Authors: Emily Brown
The findings of an investigator-initiated trial have determined that the SAVI SCOUT® surgical guidance system, developed by Cianna Medical, Inc. (CA, USA), is safe and effective when used for the localization of nonpalpable breast lesions. The study, which was recently presented at the 32nd Annual Miami Breast Cancer Conference® (26 February–1 March 2015, FL, USA), reports a 100% surgical success rate for removal of targeted lesions with the SAVI SCOUT system.
The standard procedure for localizing nonpalpable breast tumors during breast-conserving therapy is wire localization, in which a wire is utilized to direct the surgeon to the breast tumor. Current statistics indicate that approximately 30% of the 174,000 women who undergo these procedures every year will require further surgery due to incomplete tumor removal.
The SAVI SCOUT guidance system is a US FDA-cleared tool that harnesses real-time audio and visual indictors to allow precise targeting of tissue during lumpectomy and excisional biopsy procedures. The system utilizes passive nonradioactive electromagnetic wave technology to provide this guidance via a reflector, which is placed in the target tissue up to 7 days prior to surgical treatment.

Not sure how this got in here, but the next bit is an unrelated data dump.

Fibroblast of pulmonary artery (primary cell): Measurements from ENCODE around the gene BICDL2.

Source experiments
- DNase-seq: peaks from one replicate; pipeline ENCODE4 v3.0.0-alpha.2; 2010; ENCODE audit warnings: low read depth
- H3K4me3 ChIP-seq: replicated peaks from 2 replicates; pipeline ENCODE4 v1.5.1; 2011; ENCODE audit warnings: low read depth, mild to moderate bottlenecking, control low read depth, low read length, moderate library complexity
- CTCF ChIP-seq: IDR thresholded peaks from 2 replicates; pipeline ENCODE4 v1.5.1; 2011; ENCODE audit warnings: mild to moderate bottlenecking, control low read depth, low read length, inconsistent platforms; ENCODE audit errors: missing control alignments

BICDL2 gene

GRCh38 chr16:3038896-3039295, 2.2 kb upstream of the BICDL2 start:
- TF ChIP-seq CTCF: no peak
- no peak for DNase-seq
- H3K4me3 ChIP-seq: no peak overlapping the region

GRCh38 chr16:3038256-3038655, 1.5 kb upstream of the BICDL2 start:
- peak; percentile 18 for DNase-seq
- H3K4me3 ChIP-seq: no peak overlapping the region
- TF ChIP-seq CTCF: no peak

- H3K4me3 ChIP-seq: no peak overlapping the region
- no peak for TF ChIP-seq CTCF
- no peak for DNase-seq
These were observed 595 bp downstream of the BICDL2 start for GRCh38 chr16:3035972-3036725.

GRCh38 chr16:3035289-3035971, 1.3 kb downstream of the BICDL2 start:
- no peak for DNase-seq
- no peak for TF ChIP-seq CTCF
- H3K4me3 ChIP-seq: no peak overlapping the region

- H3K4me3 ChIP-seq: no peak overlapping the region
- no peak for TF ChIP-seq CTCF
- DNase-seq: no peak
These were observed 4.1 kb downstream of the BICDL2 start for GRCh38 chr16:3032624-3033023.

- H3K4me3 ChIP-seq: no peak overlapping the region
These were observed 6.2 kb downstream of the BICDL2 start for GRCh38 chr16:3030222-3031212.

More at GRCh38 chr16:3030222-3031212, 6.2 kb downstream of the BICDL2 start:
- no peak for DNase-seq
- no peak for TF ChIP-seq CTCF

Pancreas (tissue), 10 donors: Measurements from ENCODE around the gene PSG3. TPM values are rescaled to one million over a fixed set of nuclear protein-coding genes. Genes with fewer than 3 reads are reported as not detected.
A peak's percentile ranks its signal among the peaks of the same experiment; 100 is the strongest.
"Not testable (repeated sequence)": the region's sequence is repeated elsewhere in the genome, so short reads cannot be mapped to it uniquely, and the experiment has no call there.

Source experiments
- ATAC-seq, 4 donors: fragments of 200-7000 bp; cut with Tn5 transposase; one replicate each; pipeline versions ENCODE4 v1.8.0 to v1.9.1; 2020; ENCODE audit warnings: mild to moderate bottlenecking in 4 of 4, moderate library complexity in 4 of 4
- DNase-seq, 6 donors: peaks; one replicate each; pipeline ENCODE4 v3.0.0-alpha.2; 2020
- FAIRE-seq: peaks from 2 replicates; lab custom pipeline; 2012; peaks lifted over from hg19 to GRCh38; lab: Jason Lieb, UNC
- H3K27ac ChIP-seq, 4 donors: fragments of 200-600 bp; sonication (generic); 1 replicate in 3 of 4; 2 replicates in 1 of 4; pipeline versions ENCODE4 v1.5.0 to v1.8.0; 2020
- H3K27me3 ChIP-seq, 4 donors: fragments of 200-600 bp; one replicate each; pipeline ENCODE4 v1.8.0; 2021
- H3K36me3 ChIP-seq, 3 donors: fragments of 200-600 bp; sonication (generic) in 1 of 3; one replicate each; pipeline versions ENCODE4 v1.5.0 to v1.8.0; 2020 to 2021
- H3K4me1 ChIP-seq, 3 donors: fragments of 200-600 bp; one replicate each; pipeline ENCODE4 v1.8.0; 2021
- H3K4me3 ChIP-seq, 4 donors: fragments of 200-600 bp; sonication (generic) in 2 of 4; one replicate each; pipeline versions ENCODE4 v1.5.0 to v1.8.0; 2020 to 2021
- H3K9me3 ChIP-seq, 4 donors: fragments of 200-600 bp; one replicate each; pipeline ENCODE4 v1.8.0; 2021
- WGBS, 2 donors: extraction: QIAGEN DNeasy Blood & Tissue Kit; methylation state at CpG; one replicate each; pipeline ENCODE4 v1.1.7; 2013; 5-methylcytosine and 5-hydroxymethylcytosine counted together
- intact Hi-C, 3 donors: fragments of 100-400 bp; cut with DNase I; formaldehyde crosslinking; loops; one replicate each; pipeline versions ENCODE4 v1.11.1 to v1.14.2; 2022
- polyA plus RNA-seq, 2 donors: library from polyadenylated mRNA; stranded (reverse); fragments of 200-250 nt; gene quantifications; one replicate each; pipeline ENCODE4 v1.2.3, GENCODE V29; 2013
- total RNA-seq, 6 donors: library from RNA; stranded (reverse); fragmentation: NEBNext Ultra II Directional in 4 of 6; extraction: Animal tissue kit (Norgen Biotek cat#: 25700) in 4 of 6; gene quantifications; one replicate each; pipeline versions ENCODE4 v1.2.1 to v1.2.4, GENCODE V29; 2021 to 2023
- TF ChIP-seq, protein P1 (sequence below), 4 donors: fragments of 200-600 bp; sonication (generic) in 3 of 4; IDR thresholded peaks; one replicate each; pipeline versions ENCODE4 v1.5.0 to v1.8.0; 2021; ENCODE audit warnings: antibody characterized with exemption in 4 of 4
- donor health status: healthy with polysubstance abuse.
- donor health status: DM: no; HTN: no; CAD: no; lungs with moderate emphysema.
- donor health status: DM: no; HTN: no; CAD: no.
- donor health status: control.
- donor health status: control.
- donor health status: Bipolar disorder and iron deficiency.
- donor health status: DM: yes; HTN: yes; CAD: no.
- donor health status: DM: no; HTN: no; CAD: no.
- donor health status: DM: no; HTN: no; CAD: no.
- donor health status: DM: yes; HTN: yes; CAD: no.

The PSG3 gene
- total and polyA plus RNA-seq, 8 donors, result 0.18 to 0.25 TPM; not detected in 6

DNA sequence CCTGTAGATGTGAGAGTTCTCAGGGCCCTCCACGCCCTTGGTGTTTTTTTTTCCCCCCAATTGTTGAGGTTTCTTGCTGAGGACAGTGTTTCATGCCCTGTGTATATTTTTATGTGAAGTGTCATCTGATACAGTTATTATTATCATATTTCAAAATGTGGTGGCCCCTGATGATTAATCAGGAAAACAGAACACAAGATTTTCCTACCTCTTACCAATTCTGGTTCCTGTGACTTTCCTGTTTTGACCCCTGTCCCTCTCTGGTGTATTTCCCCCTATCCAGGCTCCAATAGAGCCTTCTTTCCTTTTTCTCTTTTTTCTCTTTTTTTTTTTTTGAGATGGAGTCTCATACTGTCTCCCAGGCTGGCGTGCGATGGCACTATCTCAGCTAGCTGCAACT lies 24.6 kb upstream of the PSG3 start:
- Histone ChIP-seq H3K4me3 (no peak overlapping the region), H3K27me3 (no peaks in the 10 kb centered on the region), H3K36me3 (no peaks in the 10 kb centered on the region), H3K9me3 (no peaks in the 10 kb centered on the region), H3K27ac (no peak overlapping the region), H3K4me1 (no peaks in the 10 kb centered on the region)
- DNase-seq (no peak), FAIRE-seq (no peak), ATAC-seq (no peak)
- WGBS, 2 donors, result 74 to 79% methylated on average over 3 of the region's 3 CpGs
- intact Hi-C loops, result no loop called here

The study, led by Charles E Cox of the University of Florida College of Medicine (FL, USA), involved 49 breast cancer patients, both in Florida (n = 22) and at the Nashville Breast Centre (TN, USA; n = 27). These patients all received surgery with the SAVI SCOUT system – nine underwent excisional biopsy and 40 had a lumpectomy.
In all cases, targeted lesions and reflectors were successfully removed, and the primary results suggest a 100% success rate of SAVI SCOUT. Final pathology results demonstrated that 93% of the individuals who underwent lumpectomy with SAVI SCOUT had clear margins. Additionally, eight of the nine patients who underwent excisional biopsy had no identifiable invasive or in situ carcinoma.
“The SAVI SCOUT surgical guidance system confers several advantages over the current medical standards to identify nonpalpable breast lesions. In addition to the uncomfortable wait times that patients have traditionally faced between the localization procedure and the surgery, standard techniques often don’t allow us to spare as much healthy tissue as we might want,” commented Cox. “Additionally, using SAVI SCOUT eliminates the need for invasive wires to be implanted into the breast, a procedure which has been shown to increase patient anxiety and discomfort.”